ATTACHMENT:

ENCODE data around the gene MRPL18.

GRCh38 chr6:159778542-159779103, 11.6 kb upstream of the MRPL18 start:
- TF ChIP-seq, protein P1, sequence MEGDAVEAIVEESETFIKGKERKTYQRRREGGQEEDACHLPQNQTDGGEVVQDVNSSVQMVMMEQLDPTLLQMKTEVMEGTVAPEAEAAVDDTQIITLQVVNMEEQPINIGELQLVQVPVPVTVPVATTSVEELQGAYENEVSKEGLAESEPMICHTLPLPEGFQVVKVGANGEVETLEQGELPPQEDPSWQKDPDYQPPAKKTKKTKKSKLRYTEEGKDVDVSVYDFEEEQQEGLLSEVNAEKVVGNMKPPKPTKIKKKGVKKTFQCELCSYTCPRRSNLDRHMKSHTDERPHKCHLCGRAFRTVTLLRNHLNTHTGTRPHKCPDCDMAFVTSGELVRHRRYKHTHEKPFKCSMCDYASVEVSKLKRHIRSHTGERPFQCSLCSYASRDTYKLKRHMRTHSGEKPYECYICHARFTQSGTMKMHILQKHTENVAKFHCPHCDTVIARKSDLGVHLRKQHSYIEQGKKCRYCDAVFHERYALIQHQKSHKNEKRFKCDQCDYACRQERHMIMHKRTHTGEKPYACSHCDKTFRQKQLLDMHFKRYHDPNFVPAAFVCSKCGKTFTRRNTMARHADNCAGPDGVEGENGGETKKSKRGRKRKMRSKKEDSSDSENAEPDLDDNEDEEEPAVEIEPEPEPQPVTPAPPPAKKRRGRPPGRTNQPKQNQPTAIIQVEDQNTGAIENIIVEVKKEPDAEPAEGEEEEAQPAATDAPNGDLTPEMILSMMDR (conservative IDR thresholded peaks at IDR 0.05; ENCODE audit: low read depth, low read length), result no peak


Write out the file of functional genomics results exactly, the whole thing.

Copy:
ENCODE data around the gene MRPL18.

GRCh38 chr6:159778542-159779103, 11.6 kb upstream of the MRPL18 start:
- TF ChIP-seq, protein P1, sequence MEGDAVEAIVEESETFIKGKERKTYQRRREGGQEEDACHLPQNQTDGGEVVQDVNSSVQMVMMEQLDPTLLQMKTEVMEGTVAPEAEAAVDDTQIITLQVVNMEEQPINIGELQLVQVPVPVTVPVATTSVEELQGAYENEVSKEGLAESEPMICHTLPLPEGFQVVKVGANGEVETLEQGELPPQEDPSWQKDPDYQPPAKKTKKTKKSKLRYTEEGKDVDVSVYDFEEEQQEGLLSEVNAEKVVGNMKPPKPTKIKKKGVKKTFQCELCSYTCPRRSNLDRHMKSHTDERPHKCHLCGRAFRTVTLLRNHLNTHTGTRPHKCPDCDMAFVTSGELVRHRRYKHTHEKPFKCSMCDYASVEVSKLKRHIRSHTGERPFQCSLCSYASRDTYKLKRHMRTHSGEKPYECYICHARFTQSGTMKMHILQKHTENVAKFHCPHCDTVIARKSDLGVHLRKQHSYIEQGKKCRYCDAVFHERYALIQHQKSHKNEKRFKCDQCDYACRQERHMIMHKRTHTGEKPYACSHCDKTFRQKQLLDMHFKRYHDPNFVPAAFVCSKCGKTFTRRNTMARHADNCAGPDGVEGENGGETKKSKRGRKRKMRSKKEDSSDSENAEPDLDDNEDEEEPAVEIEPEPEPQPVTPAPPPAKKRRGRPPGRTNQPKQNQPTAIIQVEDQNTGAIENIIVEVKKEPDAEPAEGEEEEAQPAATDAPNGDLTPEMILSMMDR (conservative IDR thresholded peaks at IDR 0.05; ENCODE audit: low read depth, low read length), result no peak